An Open Letter to Westboro Baptist Church

Arlington National Cemetery. Photo courtesy Defense.gov

There is a time and place. Fellow blogger Harold’s Woodcrafting suggests military funeral protestors find a better time and different place to demonstrate. Harold wrote the following open letter to picketers with Westboro Baptist Church:

First, I will congratulate you on the Supreme Court decision. It is a slippery slope when American’s rights start to be taken away. Where will it end when it starts?

You have kept the right of free speech and places free speech can be used.

Now it is time to use those freedoms wisely. Why not go to Washington D.C.? It is after all our government and its policies you are protesting isn’t it? If you want governmental change use government centers for your protest, not military funerals.

Those who have died and those in mourning are individuals just like you. They are not the government whose policies you do not like.

Why do you have the desire to picket funerals of our country’s military? They volunteered to serve our country and to protect the freedoms we have. They were then sent by our government, which is their boss, without a choice, into harms way and paid the ultimate sacrifice with their life.

Shouldn’t those mourning the loss of a loved one, get to lay them to rest with the respect and dignity deserved? Don’t they need love and compassion and our sympathies?

I ask what Jesus would do? He came to seek those who were lost with love and compassion. In what you do where is the love and compassion of Jesus? Do your voices sound loving? Are your signs compassionate? Do your faces show the love of Jesus? For without love you are nothing but a clanging cymbal.

Jesus loved ALL and showed no partiality. He went to the sinners and was associated with them. He did not condone their sin, but still loved the sinners. He forgave their sin and He told them to sin no more. This He did with love.

Yes, Jesus had righteous anger. That was reserved for those taking advantage of the down-trodden and in the wrong place, the temple of worship. Also it was for those who thought they were better than others and were self-righteous. This is not the case with your actions. I and others see no love, only anger and hate. Jesus is not being seen through you.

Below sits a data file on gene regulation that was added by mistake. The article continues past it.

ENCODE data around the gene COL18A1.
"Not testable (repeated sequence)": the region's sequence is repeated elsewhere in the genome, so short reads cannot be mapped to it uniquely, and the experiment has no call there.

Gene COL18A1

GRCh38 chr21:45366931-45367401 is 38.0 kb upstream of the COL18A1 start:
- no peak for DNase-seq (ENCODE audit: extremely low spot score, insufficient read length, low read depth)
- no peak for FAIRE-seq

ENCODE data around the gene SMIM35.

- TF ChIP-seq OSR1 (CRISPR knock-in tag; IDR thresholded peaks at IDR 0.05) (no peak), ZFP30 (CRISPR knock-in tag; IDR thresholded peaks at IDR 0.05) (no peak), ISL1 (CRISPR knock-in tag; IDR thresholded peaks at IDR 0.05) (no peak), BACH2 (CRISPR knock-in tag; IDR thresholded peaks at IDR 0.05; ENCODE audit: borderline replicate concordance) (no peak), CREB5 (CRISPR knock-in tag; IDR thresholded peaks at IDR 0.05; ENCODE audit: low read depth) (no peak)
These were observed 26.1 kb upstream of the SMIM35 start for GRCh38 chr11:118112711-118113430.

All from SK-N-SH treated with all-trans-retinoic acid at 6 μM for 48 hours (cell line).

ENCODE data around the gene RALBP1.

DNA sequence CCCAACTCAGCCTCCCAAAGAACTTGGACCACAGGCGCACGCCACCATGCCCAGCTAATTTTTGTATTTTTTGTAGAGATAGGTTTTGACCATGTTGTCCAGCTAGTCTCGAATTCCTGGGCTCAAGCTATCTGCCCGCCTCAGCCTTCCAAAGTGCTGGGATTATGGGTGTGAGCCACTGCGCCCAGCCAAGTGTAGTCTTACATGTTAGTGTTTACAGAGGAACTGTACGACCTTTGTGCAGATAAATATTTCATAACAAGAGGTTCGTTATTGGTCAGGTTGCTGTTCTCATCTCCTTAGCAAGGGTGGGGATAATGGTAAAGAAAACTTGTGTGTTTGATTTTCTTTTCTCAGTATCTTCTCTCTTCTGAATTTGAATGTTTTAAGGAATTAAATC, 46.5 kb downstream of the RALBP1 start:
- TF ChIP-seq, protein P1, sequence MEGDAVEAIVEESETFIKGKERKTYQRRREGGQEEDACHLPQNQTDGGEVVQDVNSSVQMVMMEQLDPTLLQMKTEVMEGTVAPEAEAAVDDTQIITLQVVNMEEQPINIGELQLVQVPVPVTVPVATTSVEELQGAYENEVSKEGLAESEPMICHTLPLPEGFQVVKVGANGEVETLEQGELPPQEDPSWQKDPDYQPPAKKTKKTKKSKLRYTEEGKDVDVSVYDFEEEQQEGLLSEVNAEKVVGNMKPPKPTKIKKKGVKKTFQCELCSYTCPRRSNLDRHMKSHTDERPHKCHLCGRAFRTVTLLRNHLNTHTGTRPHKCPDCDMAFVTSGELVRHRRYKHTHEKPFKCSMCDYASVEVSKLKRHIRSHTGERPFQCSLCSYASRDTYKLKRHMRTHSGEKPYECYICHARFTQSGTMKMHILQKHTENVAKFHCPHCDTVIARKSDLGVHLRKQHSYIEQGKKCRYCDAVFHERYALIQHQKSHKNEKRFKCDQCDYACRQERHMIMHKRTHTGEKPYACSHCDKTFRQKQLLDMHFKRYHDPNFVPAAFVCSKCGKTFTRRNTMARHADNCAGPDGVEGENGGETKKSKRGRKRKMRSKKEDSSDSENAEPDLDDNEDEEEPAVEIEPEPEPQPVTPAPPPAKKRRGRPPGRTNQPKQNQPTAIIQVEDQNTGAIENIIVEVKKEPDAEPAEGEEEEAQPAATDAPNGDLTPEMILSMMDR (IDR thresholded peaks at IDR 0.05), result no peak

It is not a sin to serve in our military. It is not a sin to die while serving in our military. Our military personnel should be held in high esteem for their desire to serve our country, and when told, to go into harms way. There is no greater sacrifice than laying your life down for another. That is what each one of those who die in service to our country, do for each of us. They gave up their rights to serve and their families are affected also.

When it is time to mourn their death and remember their service, it should be done with honor and pride, and yet the deserved somberness, with no acrimony. It is what Jesus would do.

We must use our freedoms wisely and appropriately. Protesting at a funeral is not appropriate and it definitely shows a lack of wisdom, love and discernment.

With Jesus love,

A sinner saved by Grace,

Harold

The following is a PBS segment featuring the father of a Marine who sued the Westboro Baptist Church for protesting at his son’s funeral:

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4 Responses

  1. Thank you Bobbie! I am honored and humbled to be on your blog today. God bless those who serve in our armed forces and their loved ones. I did not do this for me, but for all of YOU! My thanks, love and appreciation to you ALL!

  2. I disagree with the Supreme Courts, I feel like the Westboro Church is not a Church, they are a hating Cult. I thought our country protects us from people like that. The Men and Women that serves our country should be able to morn in PEACE. My God bless all their families and military. Everyone would start to feel the LOVE in this country we can all share it and get along. Barbara Spears wife of a Navy Corpsman.

  3. […] an open letter to the Westboro Baptist Church  from another contributor asking the church members to stop protesting fallen soldiers’ […]

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